Its a  RESENTMENT TAX  and nothing else , and it will never , ever,  bring house prices down because sellers will seek to pass the costs onto buyers , or simply hold the asset to avoid the tax

Oh chap, we don't RESENT you - we feel SORRY for you. And as for you claiming to be a greater authority on this matter than Treasury??  You're having a laugh mate.
But you keep repeating your mantra and maybe one day it will come true!

That is nonsense Boatman and you discredit yourself to whinge like that. Capital gains is unearned income and taxing it is only a portion of the action needed to prevent this legalised theft happening at all. Like I put it to Don Brash, to which he could not answer. A capital gains tax is like taxing a thief on their ill gotten gains. Imagine if a thief steals $1000 from you, and the judge when ordering reparations subsequent to conviction, says pay back (to you) 15%, but you can keep the rest. That is the reality of it mate whether you like it or not.

As well as not having property I hope you don't have any savings or other investments earning unearned interest or dividends income? 

I thought I made that clear to you already Bob, I have made the moral decision to get my affairs in order. How about you with your new found understanding of your destructive behaviour?

So no savings getting interest then? Only savings in the mattress that you've earned through your own direct physical efforts?

Yes. How about you?

By the way Bob, I own an energy technology. So I have put my efforts into actually producing something of real value.

You mean you have made decisions, taken risk and expended effort in the past so don't need to work now but live off patents - a classic rentier "... that receives income derived from economic rents, which can include income from patents, copyrights, brand loyalty, real estate (land), interest or profits;" exactly like a property investor?
I'm not so fortunate so have to work for a living. My job frequently involves trying to provide affordable housing which is a 2 edged sword. I don't get paid much relatively, but see first hand what makes housing expensive and how misguided most of the proposed solutions (like cgt) are so can benefit from that knowledge. 

Affordable housing in a landlording scenario is an oxymoron. Don't kid yourself that it is actually work, work is when you produce something. Luckily I do actually manufacture something rather than live off the efforts of others.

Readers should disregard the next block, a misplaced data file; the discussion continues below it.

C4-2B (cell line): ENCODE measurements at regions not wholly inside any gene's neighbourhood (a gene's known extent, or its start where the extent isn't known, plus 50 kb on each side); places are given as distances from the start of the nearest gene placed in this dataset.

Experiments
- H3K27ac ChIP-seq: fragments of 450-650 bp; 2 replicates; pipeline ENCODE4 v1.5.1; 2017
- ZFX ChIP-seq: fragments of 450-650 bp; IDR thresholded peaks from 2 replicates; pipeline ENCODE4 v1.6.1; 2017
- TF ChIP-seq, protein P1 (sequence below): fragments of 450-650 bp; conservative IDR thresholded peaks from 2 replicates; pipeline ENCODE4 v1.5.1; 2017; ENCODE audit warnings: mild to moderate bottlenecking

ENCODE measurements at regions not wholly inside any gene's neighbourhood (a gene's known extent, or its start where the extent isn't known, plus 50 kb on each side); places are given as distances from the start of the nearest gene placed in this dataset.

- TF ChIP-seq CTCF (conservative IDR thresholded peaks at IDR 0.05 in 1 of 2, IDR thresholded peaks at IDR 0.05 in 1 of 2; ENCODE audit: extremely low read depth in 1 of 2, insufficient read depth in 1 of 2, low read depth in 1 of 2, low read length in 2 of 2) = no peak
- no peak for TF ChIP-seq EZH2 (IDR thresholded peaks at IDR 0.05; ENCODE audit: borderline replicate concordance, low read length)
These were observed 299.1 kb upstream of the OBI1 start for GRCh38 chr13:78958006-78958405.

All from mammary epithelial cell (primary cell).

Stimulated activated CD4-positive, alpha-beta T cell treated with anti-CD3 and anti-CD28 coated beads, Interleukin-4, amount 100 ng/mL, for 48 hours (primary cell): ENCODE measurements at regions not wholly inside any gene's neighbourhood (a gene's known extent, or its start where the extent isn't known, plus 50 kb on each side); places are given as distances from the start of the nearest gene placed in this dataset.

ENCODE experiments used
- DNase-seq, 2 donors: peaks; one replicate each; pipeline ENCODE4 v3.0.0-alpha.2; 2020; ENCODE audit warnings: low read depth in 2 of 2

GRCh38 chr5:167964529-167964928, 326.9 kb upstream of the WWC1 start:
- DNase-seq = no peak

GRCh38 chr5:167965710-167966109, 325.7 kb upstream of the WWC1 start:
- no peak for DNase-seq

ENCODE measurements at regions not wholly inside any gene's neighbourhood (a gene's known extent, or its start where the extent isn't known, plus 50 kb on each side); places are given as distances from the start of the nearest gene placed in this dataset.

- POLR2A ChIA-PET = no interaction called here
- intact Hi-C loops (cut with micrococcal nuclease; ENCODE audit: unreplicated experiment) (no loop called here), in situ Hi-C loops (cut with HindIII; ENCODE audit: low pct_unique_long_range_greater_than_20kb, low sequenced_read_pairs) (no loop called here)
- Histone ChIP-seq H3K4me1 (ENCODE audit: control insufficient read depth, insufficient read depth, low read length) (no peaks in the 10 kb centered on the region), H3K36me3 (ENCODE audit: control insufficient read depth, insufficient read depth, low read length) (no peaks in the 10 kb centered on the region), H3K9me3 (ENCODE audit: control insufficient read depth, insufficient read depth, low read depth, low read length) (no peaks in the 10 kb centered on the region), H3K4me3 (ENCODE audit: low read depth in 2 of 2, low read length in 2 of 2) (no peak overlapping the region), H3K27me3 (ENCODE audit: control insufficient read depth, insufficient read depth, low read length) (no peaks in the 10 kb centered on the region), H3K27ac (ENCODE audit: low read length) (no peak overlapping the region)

But the ownership is actually the intelligence I hold in my head. Yes income from patents are economic rent, unless they rent facilitates further development.
Your moral abyss is getting deeper as you disclose more.

What are you on about? You assume a landlord? I'm an architect. You saying it's not work to use my skills to design dwellings for owner occupiers that commission me to design efficient houses for them?

So you are saying you don't own any rental properties Bob? Or any other sources of unearned income? Or rely on capital gains on your own dwelling, or clients dwellings? My apologies if you don't.
I only hope that the houses you design(a fair endeavour) also have a moral background in that they are sustainable. I mean really sustainable, passive solar, limited reliance on a motor vehicle(oil), low embodied energy.

Oh no. I've had a rental on the side and no problem with it. Capital gains on ones own dwelling are pointless (although higher valuations do assist with improvements like insulation and solar systems) and I don't know how you'd benefit from a clients? But you'll know architects both don't earn much and want a decent enough house to experiment with. So knowing years ago that prices were going to go up and populist solutions to the problem won't fix it I used a renter to get rid of my mortgage.
I'd much prefer it if houses had just stayed cheaper relative to incomes and I never had to use a renter - they are hard work (ok not work in the economic sense - just in the sense that it took a lot of time, energy and money). But knowing that wasn't going to happen I wasn't interested in being poor just to avoid the moral abyss.
anyway that's done so now I can enjoy designing stuff.  Yes passive solar is a no brainier, as is avoiding car reliance and low embodied energy - which I reckon is first achieved by appropriate size and efficient planning.

Better you than me fighting the planners & nonsense around building, but then I will get back to design once I offlload my technology. It seems to me that Architecture Schools are more about churning out CAD technicians rather than thinking designers.

"You mean you have made decisions, taken risk and expended effort in the past so don't need to work now but live off patents - a classic rentier "... that receives income derived from economic rents"